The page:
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78+ Works 6,102 Members 311 Reviews 7 Favorited

About the Author

Gregg Olsen (born March 5, 1959, in Seattle, Washington) is a New York Times and a USA Today bestselling author of numerour novels most of which are crime-related. His novels include: A Wicked Snow; A Cold Dark Place; Betrayal; and Fear Collector. His nonfiction books include: The Deep Dark (2005), show more about the 1972 Sunshine mine fire in Kellogg, Idaho; Bitter Almonds, the story of Stella Nickell; and A Twisted Faith, (2010) about a philandering minister who killed his wife, and True Shocking Story (2014). (Bowker Author Biography) show less


Works by Gregg Olsen

A Wicked Snow (2007) — Author — 341 copies
Victim Six (2010) 293 copies
Envy (2011) 282 copies
A Cold Dark Place (2008) 238 copies
Lying Next to Me (2019) 230 copies
The Last Thing She Ever Did (2018) 205 copies
Closer Than Blood (2011) 172 copies
The Girl in the Woods (2014) 171 copies
Heart of Ice (2009) 158 copies
The Sound of Rain (2016) 146 copies
A Twisted Faith (2010) 135 copies
The Hive (2021) — Author — 121 copies
Cruel Deception (2007) 119 copies
Fear Collector (1601) 101 copies
If Loving You is Wrong (1999) 99 copies
Bitter Almonds (1993) 93 copies
The Deep Dark (2005) 85 copies
The Weight of Silence (2018) 81 copies
Now That She's Gone (2015) 74 copies
The Bone Box (2012) 70 copies
Betrayal (2012) 61 copies
Shocking True Story (2013) 55 copies
Just Try To Stop Me (2016) 39 copies
Bitch on Wheels (2010) 36 copies
I Know Where You Live (2022) 34 copies
The Girl on the Run (2014) 30 copies
American Black Widow (2023) 20 copies
Taken in the Night (2011) 6 copies
Girls on Film (2014) 5 copies
The Boy She Left Behind (2017) 4 copies
Jestli to řekneš... (2022) 1 copy
The Bone Box 1 copy

Associated Works


2021 (14) 2022 (14) Amish (14) biography (17) calibre (15) child abuse (14) crime (82) currently-reading (19) detective (13) E (19) ebook (128) fiction (158) FW-AMZ (20) goodreads (14) goodreads import (13) Gregg Olsen (34) history (40) horror (14) Kindle (117) murder (87) mystery (167) mystery-thriller (16) non-fiction (192) own (55) Pacific Northwest (17) read (47) serial killer (19) series (20) SH (12) sisters (13) suspense (71) thriller (108) to-read (729) true crime (350) unlimited (19) unread (48) Washington (24) Washington State (20) written-by-colleagues-and-friends (24) young adult (20)

Common Knowledge

Places of residence
Olalla, Washington, USA
Seattle, Washington, USA
Jack Olsen (father)
Short biography
I live in rural Washington State (about a mile as the crow flies from Starvation Heights). I've been a guest on Dateline NBC, NPR, Good Morning America, The Early Show, FOX News; CNN, Anderson Cooper 360, Entertainment Tonight, Inside Edition, Extra, Access Hollywood, Snapped, Deadly Women, William Shatner's Aftermath, and A&E's Biography. [adapted from Amazon.com, retrieved 6/26/2013]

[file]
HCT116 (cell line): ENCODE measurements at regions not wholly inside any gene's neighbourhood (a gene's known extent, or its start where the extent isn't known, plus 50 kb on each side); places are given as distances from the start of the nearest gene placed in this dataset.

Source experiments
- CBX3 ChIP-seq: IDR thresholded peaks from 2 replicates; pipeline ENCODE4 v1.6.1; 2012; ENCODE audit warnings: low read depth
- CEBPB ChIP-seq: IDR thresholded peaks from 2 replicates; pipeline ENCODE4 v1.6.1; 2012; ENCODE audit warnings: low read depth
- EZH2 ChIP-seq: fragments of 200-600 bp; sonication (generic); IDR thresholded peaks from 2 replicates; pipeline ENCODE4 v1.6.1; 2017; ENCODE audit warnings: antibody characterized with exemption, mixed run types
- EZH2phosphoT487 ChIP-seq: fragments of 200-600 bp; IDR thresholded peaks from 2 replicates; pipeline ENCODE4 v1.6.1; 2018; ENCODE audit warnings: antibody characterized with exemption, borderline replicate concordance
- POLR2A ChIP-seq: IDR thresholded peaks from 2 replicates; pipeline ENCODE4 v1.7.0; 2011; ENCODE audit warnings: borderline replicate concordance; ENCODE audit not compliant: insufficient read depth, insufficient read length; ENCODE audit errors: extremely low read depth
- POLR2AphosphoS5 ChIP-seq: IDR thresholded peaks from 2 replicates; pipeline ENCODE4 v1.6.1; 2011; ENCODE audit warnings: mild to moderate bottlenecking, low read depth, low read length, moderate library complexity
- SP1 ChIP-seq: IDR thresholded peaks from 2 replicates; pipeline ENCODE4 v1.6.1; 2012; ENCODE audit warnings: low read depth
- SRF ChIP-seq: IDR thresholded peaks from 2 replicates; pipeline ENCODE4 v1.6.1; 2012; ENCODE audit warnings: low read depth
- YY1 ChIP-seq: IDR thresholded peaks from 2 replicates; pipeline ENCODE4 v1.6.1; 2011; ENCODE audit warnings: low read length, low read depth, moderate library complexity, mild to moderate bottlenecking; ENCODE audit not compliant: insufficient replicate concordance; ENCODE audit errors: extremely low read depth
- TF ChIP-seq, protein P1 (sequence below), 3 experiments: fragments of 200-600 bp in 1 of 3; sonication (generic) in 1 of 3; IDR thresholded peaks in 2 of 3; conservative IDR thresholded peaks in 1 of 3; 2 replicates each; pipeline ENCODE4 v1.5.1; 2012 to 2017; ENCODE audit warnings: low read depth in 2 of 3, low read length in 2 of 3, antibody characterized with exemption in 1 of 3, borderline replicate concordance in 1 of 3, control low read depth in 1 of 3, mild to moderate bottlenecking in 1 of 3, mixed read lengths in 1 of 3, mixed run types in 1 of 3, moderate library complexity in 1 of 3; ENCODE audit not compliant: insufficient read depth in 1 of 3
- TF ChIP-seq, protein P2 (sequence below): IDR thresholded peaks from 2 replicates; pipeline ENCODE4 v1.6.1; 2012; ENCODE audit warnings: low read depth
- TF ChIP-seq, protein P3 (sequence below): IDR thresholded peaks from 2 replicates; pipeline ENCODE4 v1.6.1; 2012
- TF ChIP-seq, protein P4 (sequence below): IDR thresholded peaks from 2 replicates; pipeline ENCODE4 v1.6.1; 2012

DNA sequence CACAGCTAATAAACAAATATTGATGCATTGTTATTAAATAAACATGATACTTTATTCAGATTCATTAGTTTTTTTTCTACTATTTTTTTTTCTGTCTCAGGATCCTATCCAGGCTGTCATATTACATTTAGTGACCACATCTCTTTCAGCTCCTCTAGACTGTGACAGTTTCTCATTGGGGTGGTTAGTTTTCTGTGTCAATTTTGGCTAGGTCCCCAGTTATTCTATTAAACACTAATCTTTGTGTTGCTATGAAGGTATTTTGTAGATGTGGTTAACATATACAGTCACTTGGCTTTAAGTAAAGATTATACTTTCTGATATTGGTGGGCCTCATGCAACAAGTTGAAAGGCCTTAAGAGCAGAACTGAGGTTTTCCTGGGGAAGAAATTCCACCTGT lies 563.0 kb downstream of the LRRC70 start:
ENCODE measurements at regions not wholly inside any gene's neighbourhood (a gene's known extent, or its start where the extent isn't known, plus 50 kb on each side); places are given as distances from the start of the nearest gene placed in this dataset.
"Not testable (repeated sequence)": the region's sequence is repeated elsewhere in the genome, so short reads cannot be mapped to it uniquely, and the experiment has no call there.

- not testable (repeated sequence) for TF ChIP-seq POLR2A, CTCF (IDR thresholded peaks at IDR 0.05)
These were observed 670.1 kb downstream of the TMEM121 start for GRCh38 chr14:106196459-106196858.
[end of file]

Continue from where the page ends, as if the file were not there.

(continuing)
Brutal, shocking, gripping. I listened to the audio version all through the night. It was so disturbing that I couldn’t sleep for the remainder of the night.
nitrolpost | 54 other reviews | Mar 19, 2024 |
I am so torn about my feelings for this book. On the one hand, I normally really like true crime. On the other, apparently, I don’t like the crime so much as the crime investigation. “If You Tell” is packed solid with depravity and suffering. It’s quite literally a tour through not one but two deaths by neglect and abuse ala Sylvia Likens.

The subtitled “unbreakable sisterhood bond” doesn’t resonate, which is why I’m dropping my review of the book to four stars. From my vantage, there was nothing but secrecy. The sisters appear to have looked on while their parents heaped abuses on family and strangers-in-need to the exclusion of all else. No judgement, but if there was any hope or comradery in this situation, the author didn’t demonstrate it other than between Nikki and Shane (their cousin).

I can’t imagine what living in this household must have been like, and my heart goes out to the survivors. That they appear to have cobbled together a semblance of normalcy after what they endured is a testament to the strength of the human spirit, though I really think the book would’ve benefited from a shift in focus every now and again.

The author’s note indicates that one of the reasons he wrote the book is because the case got so little focus in the media, and for some reason the sisters wanted their story told. I can’t imagine wanting to make these details public given that they didn’t even speak to each other about what happened, according to the book, until the youngest of the three was fourteen and the other two were already out of the house, but it isn’t for me to guess at their reasons. As the story goes—what the author chose to include and exclude—the focus is abuse. Cruelty. It isn’t a book I walked away from understanding anyone’s motivations, and I miss a redemptive quality. After all the tragedy, the book ends on an even lower note. I wouldn’t have guessed that was possible.

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bfrisch | 54 other reviews | Mar 3, 2024 |
This was a pretty quick read. Even though I found it quite predictable and there were a few unnecessary storylines, I still enjoyed the book. I would definitely read another book by this author.
thatnerd | 11 other reviews | Mar 2, 2024 |



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